Battles JB, Cleeman JI, Kahn KL, Weinberg DA, eds. Rockville, MD: Agency for Healthcare Research and Quality; June 2014. AHRQ Publication No. 14-0003.
Health care–associated infections (HAIs) are a known contributor to preventable patient harm. This AHRQ publication offers 19 papers that explore government-funded research into HAIs, including lessons learned from the design and implementation of prevention efforts along with projects that sought to detect and measure HAI incidents to determine risks. The report discusses specific infections, including clostridium difficile and methicillin-resistant staphylococcus aureus, as well as common conditions, such as central line-associated blood stream infections and catheter-associated urinary tract infections. A recent AHRQ WebM&M perspective reviews how infection prevention fits into a safety program.
Avery L, Bennett R, Brinsley-Rainisch K, et al. Atlanta, GA: Centers for Disease Control and Prevention; October 9, 2018.
Preventing Central Line–Associated Bloodstream Infections: a Global Challenge, a Global Perspective.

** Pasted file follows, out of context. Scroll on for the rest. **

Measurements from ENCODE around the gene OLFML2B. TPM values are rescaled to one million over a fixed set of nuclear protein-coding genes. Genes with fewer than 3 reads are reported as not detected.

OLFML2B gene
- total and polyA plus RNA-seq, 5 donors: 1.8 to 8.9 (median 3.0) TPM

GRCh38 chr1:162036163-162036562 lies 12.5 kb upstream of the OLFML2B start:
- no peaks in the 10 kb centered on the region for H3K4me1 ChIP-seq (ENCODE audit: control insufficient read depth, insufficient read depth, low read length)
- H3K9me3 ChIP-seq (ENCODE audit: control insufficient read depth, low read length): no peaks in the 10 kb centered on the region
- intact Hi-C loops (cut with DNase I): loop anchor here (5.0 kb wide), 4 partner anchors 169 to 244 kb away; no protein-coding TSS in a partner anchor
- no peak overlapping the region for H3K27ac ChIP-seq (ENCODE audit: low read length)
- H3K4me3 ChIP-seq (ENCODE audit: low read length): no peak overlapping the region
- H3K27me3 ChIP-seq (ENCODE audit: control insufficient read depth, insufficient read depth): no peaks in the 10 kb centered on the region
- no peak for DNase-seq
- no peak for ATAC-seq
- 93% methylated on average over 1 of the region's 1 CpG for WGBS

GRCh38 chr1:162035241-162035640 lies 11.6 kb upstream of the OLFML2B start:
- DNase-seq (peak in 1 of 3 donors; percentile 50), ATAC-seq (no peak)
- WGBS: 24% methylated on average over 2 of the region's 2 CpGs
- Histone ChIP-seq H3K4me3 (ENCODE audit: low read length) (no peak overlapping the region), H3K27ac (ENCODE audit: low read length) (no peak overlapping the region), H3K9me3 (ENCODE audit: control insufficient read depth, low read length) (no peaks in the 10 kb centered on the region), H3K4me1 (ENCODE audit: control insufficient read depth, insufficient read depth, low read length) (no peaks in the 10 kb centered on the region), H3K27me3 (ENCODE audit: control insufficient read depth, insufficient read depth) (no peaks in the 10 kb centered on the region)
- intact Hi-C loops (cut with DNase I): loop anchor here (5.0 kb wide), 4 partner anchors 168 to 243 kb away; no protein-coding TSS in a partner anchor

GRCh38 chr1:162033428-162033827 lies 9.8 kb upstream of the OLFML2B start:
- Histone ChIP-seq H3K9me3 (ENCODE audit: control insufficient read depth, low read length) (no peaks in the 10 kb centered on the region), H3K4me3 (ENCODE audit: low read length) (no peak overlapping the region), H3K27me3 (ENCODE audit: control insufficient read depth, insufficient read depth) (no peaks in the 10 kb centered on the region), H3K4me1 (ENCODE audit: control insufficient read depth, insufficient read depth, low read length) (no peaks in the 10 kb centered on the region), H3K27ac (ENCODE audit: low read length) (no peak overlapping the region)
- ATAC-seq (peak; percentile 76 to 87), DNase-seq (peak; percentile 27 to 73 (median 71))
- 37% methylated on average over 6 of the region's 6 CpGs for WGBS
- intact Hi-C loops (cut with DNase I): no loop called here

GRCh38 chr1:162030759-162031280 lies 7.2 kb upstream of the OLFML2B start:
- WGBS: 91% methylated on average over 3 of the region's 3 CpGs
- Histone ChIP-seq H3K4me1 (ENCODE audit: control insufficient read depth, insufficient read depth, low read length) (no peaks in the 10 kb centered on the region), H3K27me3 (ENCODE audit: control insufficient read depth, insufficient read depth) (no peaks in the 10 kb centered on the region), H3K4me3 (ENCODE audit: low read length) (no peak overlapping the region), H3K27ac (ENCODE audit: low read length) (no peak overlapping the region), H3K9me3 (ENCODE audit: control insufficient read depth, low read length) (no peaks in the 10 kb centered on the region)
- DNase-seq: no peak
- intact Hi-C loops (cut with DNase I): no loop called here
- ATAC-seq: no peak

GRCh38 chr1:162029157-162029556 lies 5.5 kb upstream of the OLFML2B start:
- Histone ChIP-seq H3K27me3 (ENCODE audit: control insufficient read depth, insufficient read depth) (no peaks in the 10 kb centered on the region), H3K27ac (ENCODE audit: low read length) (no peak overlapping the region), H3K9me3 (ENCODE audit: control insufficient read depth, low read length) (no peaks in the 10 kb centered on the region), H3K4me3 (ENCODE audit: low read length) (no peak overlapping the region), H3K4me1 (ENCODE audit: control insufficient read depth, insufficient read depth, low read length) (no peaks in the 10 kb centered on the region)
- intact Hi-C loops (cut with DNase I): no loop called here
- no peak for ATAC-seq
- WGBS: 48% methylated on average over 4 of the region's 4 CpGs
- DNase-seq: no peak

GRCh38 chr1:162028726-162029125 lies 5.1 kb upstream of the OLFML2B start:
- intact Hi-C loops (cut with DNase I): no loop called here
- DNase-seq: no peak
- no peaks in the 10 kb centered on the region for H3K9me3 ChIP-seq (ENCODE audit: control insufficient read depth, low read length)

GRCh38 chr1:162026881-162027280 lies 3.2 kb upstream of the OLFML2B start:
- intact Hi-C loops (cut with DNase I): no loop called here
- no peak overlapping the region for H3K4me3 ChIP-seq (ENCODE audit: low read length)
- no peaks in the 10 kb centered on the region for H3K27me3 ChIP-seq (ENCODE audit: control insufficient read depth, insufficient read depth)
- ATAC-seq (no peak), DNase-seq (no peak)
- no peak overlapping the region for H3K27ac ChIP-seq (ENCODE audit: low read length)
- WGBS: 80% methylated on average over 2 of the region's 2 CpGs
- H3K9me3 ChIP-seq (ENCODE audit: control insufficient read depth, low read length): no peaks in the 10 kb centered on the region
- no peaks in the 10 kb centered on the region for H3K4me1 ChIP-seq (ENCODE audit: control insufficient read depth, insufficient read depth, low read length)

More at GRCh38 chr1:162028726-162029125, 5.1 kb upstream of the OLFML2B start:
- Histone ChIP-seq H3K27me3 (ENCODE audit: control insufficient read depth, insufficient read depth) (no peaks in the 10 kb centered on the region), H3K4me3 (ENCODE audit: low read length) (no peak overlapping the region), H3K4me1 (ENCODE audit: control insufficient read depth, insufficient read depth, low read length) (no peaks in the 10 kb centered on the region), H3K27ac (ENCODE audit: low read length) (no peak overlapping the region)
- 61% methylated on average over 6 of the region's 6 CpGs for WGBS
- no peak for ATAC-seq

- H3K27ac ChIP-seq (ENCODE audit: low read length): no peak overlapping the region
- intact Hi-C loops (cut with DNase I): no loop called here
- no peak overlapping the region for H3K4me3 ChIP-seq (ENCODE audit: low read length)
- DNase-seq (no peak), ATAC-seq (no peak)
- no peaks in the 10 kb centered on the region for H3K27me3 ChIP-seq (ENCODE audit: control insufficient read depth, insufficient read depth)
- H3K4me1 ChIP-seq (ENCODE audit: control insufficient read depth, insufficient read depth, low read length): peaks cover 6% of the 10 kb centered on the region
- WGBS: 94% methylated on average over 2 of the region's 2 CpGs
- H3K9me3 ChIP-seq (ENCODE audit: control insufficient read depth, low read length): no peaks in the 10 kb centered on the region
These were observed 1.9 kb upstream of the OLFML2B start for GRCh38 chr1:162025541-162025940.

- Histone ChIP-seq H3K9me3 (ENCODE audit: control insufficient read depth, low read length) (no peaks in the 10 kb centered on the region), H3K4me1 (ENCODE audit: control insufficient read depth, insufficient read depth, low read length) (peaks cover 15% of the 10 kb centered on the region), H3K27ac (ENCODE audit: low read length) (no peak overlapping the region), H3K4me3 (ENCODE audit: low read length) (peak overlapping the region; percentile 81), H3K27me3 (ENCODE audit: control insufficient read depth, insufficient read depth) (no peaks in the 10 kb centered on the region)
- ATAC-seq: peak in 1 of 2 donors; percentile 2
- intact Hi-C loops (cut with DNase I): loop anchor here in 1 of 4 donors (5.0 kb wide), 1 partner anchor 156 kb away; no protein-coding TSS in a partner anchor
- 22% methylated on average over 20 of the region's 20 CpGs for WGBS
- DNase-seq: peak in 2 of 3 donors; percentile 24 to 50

The Joint Commission. Oakbrook Terrace, IL: Joint Commission Resources; May 2012.
This monograph provides guidance, tools, and techniques for hospitals to help decrease central line–associated bloodstream infections.
Rockville, MD: Agency for Healthcare Research and Quality; September 2011. AHRQ Publication No. 11-0037-1-EF.
Harrisburg, PA: Patient Safety Authority; May 2019.
This report summarizes patient safety improvement work in the state of Pennsylvania and reviews the 2018 activities of the Patient Safety Authority, including the launch of the Center of Excellence for Improving Diagnosis, outreach programs, liaison efforts, and the convening of the first patient safety conference for the state.
Allegranzi B, Nejad SB, Castillejos GG, Kilpatrick C, Kelley E, Mathai E; Clean Care is Safer Care Team. Geneva, Switzerland: World Health Organization; 2011. ISBN: 9789241501507.
This report reviewed the literature on health care–associated infections and found it to be the most prevalent adverse event affecting patients worldwide.